Anticipation Lost

Travel

As you may have already read, I’m used to planning things my entire life. Planning my meals, my outfits, my vacations, my future, all in neat little charts, graphs, spreadsheet, etc. But recently my travel habits have changed and I now have the options of spontaneity and instantaneity.
From both personal experience and word of mouth (aka blogs), I have learned about the ways that planning and waiting for a trip affect an individual. By planning a trip you learn about the destination and decide on places and things you want to see and do. Then you wait in anticipation for the trip, getting more and more excited with each passing day. You get yourself pumped. You pack your bags, do some pre-trip shopping, carefully crossing things off your to-do list (if you’re anything like me there will always be lists). Vacation time is approaching and you’re about to bounce off the walls. Then, that day finally arrives. You look forward to the hotel you booked, you eagerly arrive early at the airport to ensure everything goes smoothly. You anticipate because you know. Now imagine all that is gone. Imagine you made the decision to go somewhere less than 48 hours before departure and you have no plans upon arrival. How does that impact your experience?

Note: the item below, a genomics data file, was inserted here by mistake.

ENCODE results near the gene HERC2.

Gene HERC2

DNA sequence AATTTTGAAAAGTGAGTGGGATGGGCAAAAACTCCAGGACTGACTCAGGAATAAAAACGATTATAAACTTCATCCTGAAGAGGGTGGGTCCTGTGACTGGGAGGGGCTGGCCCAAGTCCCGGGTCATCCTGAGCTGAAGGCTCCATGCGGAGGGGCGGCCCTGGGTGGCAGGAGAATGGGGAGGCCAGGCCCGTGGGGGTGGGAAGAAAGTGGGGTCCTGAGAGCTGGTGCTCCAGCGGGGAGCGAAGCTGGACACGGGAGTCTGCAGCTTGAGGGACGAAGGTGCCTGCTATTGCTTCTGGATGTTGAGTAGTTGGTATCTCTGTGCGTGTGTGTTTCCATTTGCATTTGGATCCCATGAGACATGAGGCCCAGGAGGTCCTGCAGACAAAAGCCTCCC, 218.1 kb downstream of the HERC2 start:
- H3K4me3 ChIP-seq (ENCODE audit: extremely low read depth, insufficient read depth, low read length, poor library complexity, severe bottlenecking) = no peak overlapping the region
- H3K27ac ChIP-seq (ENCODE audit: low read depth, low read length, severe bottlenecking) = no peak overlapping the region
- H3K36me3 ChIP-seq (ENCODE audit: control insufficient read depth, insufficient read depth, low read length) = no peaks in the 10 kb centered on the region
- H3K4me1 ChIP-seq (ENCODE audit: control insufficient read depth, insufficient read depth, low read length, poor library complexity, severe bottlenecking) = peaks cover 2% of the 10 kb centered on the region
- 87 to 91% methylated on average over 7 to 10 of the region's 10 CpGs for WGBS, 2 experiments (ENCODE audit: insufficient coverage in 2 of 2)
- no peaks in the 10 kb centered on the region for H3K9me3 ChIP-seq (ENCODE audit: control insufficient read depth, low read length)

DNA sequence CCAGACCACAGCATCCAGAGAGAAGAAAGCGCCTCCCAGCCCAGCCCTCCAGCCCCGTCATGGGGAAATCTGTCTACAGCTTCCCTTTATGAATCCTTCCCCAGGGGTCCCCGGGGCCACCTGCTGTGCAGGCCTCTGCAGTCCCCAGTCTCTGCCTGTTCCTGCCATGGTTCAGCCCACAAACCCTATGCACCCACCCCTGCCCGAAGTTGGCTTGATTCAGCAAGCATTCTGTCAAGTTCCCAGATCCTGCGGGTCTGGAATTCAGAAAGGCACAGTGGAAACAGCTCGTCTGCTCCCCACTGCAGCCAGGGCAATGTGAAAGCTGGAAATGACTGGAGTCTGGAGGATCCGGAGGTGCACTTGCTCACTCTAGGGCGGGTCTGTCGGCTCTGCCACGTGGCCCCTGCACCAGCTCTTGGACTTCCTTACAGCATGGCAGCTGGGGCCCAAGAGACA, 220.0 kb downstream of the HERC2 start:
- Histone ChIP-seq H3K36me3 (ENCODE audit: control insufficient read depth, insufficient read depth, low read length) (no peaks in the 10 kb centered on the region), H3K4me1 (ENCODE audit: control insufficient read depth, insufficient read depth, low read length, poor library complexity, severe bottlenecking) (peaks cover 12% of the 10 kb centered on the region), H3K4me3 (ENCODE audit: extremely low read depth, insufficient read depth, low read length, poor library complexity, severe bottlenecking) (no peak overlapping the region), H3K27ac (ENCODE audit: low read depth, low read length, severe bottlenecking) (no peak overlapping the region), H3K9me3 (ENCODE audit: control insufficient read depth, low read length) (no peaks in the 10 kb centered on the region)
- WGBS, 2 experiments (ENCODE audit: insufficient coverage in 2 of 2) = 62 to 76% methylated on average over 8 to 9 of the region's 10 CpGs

O and I embarked on precisely this sort of endeavor in March with our weekend in Havana. Personally I found that this level of spontaneity and instantaneity makes the trip a lot better. In those (let’s say) 48 hours before departure we had just enough time to (somewhat) research the area, language and general culture. Although this method of travel is probably not widely recommended, I believe it enhanced the experience. Of course it wasn’t all rainbows and unicorns. We had some moments of culture shock and there were times where the lack of preparation negatively impacted the trip. However, I learned more about myself and gained more perspective on life in that weekend than I have in the past 10 years. I felt accomplished whenever I succeeded at something and celebrated every little detail that I noticed. There was no sense of urgency and there was no certainty. The sun seemed to shine brighter, anything that was wrong just didn’t seem to matter. The only directions given were either left or right. We were clueless but present and truly happy.

And overall, there was an accelerated rush of adrenaline together with this incredible sense of adventure which seemed to combine all the anticipation in the world into those mere 48 hours. In that case, it makes me wonder; can the feeling of anticipation really ever be lost?

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